P16214: Bicycle Power Meter
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Systems Design

Table of Contents

The problem definition phase helped to lay out our path moving into the systems design phase. The problem definition phase resulted in our MSD team having criteria and requirements for which our design has to meet. This page shows the progression that our team faced when deciding on a full system design for our bicycle power meter.

Team Vision for System-Level Design Phase

Our MSD team vision for the System-Level Design Phase is to produce a finalized system concept that will meet our key customer requirements. We were able to talk as a group to process through various design concepts that were good and some that were not so good. The basis for determining if a design was good was dependent on if it met the basic customer requirements as well as a preliminary feasibility analysis to see if the design would be possible to create within the time frame. Our selected systems design concept will aide our subsystem design phase to make finalized subsystem design concepts in the next phase of this project.

Functional Decomposition

To begin the systems design concept generation it was necessary to break down the purpose of this product into its various functions and sub-functions that it will need to perform in order to complete the desired task at hand (to record the riders output power and to display the riders power and calories burned). Each function and sub-function will be design so that it will met the key customer and engineering requirements. Our team was able to break the function of the power meter into four main functions which are that the device has to measure mechanical power, transmit data, process data, and then display data. These four functions were then broken down into smaller sub-functions as to how each of these four functions would be completed. The rest of the functional decomposition including the functions and sub-functions of the power meter can be seen below:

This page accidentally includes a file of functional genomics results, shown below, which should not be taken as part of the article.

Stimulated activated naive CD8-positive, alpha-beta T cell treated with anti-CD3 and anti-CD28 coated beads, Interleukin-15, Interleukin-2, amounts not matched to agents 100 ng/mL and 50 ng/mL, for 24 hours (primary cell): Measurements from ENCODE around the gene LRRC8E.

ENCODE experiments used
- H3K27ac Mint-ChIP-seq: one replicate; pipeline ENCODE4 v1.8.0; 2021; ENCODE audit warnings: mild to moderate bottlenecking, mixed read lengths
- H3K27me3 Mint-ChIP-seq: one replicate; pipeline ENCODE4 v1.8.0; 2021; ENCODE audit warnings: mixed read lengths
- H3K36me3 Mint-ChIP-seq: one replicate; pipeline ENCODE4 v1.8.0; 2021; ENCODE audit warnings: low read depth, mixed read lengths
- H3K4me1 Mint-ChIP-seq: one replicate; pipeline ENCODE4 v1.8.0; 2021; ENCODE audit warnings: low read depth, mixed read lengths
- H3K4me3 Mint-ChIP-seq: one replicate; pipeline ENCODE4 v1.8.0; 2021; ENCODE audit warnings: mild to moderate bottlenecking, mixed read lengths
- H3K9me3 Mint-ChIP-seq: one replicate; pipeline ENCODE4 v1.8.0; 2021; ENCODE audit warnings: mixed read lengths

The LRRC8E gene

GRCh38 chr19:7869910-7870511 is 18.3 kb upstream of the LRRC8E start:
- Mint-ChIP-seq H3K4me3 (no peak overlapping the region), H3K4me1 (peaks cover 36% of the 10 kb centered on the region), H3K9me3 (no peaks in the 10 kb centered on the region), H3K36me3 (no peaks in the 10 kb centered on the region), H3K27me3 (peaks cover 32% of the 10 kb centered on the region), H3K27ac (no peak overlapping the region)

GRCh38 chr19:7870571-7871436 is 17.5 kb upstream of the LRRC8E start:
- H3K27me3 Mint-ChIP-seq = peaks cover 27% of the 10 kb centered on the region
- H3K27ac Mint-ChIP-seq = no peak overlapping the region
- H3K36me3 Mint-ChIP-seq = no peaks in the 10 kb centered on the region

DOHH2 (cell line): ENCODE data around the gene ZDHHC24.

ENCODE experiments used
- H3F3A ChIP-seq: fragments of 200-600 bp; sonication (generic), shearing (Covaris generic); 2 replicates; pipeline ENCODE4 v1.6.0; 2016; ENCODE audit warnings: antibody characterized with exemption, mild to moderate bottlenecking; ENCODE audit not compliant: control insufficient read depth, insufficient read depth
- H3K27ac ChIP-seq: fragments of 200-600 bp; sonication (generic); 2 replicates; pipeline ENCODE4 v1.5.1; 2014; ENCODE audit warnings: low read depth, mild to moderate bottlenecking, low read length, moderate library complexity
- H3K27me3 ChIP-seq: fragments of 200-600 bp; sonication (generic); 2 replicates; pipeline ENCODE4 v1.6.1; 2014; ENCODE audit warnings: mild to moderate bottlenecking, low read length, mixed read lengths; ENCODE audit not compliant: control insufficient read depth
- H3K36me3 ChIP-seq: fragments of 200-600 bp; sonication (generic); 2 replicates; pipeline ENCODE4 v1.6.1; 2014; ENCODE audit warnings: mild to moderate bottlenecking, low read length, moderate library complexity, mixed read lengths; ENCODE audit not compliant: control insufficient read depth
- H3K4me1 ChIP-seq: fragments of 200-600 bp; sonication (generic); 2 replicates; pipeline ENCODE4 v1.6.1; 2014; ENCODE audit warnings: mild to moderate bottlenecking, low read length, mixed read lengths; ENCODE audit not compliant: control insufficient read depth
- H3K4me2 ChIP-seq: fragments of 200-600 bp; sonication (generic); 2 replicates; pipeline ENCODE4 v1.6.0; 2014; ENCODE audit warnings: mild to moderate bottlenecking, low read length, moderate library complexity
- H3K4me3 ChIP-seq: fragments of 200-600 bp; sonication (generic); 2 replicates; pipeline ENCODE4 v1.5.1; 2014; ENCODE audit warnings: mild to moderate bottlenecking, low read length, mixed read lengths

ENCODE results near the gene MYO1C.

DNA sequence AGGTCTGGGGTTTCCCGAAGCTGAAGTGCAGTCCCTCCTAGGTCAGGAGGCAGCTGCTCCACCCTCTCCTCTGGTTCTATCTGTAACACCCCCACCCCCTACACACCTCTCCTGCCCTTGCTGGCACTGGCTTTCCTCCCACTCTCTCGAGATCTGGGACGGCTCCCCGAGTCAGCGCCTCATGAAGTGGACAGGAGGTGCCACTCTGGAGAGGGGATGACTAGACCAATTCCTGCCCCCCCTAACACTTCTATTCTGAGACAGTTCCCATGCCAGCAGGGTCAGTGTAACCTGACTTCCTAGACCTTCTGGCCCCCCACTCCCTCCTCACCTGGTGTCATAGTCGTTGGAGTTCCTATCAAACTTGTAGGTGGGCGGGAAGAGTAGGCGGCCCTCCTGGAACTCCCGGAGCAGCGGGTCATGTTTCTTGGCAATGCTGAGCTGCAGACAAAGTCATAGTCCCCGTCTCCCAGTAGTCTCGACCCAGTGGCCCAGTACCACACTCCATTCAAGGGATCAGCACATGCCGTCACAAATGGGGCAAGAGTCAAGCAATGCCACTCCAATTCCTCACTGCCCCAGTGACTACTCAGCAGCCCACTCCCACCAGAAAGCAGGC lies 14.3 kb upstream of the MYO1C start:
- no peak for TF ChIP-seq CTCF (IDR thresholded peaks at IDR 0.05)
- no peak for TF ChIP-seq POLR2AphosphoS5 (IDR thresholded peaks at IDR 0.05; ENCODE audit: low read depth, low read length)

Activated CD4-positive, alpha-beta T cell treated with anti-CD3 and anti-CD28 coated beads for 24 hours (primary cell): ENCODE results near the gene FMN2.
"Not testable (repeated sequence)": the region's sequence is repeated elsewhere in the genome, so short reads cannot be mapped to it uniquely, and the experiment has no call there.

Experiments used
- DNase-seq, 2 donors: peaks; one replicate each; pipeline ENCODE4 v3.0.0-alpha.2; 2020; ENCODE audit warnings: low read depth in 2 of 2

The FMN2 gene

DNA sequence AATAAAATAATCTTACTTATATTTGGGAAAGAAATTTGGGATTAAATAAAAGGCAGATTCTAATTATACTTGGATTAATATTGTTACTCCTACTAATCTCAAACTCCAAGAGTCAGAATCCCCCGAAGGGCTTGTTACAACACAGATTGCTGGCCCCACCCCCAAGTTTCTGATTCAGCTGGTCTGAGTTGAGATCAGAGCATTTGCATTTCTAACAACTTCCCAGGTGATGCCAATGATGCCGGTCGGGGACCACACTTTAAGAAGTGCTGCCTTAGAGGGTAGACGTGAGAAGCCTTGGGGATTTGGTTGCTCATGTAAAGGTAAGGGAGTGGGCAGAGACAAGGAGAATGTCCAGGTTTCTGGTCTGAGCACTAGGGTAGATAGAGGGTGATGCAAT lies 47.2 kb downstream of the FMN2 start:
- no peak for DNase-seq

Functional Decomposition for the Bicycle Power Meter

Functional Decomposition for the Bicycle Power Meter

The results of this functional decomposition allowed our MSD team to start to generate ideas for possible design concepts that could perform all of the functions and sub-functions that we had come up with.

Original Documents

The original document for our functional decomposition as well as our preliminary draft of the functional decomposition can be found in the Functional Decomposition sub-folder of the Systems Level Design Documents folder.

Benchmarking

The purpose for benchmarking is to look at other existing products to see their performance and then to see how our device could improve upon these. The reasoning behind benchmarking is also to find out if there are any concept options or solutions that have already been created which we could incorporate into our design and also improve upon it. We specifically looked at certain functions and features that we want to incorporate into our design and looked at other existing products to see how they performed in these particular categories. The following image shows the existing products and categories/functions that we will be using to benchmark the performance of our device.